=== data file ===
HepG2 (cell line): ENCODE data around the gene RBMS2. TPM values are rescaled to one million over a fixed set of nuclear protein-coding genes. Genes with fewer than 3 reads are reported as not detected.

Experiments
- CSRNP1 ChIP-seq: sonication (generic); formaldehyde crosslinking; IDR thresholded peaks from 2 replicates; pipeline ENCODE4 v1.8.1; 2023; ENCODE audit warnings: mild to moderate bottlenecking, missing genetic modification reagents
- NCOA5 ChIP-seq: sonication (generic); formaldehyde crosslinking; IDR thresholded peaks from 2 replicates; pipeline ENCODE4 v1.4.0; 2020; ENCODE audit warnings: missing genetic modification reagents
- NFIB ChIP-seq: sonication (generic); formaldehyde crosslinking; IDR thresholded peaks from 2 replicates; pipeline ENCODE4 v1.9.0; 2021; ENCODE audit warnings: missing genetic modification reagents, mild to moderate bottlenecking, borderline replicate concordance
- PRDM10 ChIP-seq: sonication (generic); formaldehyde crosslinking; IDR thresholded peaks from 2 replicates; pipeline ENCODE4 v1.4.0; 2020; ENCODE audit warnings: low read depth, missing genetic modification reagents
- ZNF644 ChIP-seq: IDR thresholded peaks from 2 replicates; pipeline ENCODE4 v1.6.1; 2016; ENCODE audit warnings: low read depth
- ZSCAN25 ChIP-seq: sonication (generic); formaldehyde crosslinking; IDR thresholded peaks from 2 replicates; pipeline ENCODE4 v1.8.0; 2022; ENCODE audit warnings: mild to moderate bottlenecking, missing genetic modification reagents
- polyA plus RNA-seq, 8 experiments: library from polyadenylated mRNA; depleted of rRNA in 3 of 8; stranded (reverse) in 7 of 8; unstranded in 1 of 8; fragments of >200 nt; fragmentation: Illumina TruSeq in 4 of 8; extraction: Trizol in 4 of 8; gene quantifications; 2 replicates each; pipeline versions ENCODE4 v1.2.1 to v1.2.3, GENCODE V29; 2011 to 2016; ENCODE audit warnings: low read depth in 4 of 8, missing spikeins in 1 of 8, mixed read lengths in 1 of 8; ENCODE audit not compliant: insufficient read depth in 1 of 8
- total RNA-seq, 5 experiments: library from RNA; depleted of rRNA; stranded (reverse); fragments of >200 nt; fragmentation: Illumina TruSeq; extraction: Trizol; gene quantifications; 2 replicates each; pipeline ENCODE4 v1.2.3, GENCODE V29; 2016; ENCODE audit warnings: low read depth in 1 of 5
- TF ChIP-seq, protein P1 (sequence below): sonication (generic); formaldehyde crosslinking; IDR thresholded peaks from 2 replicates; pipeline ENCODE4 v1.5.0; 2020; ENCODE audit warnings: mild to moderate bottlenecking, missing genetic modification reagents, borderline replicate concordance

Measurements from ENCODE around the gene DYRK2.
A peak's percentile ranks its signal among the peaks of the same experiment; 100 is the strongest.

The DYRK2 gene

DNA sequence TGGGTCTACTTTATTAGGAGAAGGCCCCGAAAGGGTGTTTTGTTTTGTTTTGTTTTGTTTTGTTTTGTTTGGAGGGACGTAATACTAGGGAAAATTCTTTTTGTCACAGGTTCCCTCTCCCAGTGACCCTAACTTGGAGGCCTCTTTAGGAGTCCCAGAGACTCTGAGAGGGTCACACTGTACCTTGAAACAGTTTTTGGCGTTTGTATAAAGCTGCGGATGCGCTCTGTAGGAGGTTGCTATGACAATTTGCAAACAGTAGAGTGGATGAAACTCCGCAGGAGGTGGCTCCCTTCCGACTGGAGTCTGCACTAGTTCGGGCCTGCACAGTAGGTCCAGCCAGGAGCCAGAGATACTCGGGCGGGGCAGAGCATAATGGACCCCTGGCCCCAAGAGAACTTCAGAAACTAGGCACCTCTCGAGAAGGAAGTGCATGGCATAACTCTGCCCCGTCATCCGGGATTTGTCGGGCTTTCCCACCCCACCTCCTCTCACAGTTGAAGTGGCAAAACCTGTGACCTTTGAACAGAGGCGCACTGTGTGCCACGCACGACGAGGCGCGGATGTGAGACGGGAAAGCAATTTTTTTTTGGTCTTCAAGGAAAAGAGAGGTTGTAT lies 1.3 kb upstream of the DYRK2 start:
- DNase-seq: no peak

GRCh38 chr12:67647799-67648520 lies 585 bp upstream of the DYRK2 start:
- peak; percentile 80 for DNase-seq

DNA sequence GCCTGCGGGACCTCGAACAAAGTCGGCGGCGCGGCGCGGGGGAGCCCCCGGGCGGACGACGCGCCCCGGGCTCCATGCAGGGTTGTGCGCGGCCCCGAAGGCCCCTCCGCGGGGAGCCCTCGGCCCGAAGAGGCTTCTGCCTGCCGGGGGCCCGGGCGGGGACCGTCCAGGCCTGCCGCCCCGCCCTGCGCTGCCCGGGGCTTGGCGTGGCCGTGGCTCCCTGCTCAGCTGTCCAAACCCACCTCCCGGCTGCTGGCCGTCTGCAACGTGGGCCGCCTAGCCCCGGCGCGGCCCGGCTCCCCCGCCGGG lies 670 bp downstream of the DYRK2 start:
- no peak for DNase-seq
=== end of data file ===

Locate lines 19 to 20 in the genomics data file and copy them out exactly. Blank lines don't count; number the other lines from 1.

DNA sequence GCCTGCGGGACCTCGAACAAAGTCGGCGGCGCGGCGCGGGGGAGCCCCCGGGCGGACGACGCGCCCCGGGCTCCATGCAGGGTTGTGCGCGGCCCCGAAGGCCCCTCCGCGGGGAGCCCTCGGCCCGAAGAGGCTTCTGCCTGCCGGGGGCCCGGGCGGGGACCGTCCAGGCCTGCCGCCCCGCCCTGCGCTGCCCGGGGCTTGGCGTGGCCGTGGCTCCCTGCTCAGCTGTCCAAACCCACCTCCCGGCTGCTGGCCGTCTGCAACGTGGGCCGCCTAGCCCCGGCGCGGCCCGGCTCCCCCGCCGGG lies 670 bp downstream of the DYRK2 start:
- no peak for DNase-seq